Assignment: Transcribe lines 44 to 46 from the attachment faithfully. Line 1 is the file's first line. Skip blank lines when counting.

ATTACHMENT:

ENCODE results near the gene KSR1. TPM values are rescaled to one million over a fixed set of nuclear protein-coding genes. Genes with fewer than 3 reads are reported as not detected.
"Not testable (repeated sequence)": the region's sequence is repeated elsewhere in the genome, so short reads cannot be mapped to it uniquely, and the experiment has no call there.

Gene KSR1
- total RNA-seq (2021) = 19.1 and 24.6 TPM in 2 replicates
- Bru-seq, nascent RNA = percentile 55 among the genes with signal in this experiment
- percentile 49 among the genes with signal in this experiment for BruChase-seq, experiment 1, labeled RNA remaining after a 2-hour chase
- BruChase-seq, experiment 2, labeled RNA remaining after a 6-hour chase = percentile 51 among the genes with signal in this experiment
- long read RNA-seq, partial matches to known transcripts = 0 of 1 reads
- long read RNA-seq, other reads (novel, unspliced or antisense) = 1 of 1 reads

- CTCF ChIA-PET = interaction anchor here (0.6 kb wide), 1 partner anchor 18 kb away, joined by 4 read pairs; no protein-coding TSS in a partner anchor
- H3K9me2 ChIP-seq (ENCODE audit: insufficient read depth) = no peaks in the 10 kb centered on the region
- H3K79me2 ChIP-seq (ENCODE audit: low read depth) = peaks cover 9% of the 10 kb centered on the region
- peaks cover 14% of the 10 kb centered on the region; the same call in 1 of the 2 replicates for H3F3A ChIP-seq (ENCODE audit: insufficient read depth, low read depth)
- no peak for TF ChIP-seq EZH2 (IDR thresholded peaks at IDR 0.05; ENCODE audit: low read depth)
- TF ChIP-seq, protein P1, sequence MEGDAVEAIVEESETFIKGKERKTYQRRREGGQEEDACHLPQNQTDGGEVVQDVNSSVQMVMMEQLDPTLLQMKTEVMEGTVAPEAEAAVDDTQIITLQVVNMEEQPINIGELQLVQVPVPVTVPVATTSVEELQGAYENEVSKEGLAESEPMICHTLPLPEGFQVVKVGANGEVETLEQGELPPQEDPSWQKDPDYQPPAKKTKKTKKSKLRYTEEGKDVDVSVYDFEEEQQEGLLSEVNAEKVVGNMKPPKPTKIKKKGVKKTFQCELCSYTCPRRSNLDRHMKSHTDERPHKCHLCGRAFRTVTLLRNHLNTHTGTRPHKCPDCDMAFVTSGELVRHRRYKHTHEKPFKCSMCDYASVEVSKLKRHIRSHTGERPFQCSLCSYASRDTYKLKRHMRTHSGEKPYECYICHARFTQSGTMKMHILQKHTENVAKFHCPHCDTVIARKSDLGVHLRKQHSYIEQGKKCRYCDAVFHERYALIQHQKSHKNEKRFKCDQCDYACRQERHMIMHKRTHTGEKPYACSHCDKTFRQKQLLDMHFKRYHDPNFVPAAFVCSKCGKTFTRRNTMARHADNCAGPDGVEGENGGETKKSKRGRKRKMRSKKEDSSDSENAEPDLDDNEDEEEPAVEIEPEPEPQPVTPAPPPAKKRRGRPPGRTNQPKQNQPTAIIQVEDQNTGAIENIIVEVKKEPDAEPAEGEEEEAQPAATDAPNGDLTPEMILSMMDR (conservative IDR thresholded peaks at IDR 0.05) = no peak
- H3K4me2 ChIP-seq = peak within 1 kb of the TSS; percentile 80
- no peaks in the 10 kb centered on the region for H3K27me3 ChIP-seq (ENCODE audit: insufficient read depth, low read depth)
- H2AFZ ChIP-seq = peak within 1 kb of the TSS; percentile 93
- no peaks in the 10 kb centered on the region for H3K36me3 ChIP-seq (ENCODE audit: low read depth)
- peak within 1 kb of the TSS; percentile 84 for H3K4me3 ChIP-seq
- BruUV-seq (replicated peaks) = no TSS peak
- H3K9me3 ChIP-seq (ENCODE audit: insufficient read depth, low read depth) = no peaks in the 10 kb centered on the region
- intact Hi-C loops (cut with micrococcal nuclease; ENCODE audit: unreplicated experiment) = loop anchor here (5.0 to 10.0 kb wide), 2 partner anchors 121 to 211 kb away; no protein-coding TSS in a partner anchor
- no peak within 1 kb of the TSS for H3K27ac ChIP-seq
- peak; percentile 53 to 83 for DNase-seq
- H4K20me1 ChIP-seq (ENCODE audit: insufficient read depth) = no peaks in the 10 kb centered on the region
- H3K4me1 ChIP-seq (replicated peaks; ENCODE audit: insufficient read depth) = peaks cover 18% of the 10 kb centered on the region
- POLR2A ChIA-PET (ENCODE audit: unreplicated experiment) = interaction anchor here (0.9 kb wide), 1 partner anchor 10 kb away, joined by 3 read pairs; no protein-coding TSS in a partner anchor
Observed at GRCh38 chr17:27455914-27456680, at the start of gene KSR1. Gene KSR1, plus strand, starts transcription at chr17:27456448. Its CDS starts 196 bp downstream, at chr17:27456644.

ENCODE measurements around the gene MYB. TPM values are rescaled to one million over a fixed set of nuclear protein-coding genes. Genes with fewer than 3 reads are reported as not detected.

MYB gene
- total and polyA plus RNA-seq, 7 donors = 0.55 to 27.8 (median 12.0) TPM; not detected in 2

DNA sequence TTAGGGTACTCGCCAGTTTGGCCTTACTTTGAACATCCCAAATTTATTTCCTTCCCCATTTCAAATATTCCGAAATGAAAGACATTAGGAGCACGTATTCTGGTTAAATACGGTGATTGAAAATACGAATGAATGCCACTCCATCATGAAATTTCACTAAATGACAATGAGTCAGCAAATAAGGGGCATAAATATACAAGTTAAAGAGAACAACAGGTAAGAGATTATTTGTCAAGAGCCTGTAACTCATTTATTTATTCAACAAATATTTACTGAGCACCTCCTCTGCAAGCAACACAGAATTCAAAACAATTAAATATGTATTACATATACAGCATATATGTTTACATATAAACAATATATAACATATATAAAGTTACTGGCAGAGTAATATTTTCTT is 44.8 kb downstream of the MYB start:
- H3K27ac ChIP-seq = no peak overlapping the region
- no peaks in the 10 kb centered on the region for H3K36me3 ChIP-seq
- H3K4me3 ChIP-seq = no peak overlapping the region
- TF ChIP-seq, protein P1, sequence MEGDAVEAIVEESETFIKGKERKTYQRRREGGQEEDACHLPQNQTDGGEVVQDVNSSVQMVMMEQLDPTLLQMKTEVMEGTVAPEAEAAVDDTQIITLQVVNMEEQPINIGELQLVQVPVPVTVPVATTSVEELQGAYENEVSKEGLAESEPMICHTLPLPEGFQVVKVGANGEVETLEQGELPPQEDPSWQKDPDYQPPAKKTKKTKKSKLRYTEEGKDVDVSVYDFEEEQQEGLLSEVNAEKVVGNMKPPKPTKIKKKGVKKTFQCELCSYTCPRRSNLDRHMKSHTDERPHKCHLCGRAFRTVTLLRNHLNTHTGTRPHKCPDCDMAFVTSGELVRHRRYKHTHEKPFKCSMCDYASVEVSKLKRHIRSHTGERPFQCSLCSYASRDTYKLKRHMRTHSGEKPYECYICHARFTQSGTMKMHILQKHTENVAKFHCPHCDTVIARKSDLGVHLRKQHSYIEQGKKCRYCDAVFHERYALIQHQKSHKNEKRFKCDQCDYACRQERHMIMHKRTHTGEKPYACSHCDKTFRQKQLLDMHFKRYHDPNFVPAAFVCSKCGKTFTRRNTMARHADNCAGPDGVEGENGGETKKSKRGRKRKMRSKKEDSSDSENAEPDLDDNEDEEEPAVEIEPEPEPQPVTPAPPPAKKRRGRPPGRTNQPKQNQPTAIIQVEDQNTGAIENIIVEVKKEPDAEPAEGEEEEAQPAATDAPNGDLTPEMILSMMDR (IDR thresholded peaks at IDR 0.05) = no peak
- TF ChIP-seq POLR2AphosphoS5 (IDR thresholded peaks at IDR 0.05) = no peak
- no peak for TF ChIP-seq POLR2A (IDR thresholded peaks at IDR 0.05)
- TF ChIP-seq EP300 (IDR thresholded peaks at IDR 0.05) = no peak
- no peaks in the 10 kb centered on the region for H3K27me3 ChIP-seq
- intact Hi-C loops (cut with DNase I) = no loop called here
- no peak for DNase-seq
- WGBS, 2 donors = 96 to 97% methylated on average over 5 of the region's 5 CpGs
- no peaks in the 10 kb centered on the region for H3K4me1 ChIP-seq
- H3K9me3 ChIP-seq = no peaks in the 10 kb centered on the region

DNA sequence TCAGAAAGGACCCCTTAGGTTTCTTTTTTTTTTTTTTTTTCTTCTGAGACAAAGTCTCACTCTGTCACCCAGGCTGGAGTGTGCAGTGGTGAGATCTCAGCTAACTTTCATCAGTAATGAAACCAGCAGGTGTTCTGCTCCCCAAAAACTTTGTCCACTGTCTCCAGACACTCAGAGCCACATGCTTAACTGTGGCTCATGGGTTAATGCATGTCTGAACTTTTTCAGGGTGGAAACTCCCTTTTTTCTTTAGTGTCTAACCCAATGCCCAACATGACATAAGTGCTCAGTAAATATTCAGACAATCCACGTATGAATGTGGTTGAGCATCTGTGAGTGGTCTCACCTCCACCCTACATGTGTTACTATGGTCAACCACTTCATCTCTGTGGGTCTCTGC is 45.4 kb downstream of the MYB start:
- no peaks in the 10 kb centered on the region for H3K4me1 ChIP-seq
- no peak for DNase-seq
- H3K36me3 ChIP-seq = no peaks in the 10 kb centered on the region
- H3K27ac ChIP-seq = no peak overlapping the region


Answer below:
- WGBS, 2 donors = 96 to 97% methylated on average over 5 of the region's 5 CpGs
- no peaks in the 10 kb centered on the region for H3K4me1 ChIP-seq
- H3K9me3 ChIP-seq = no peaks in the 10 kb centered on the region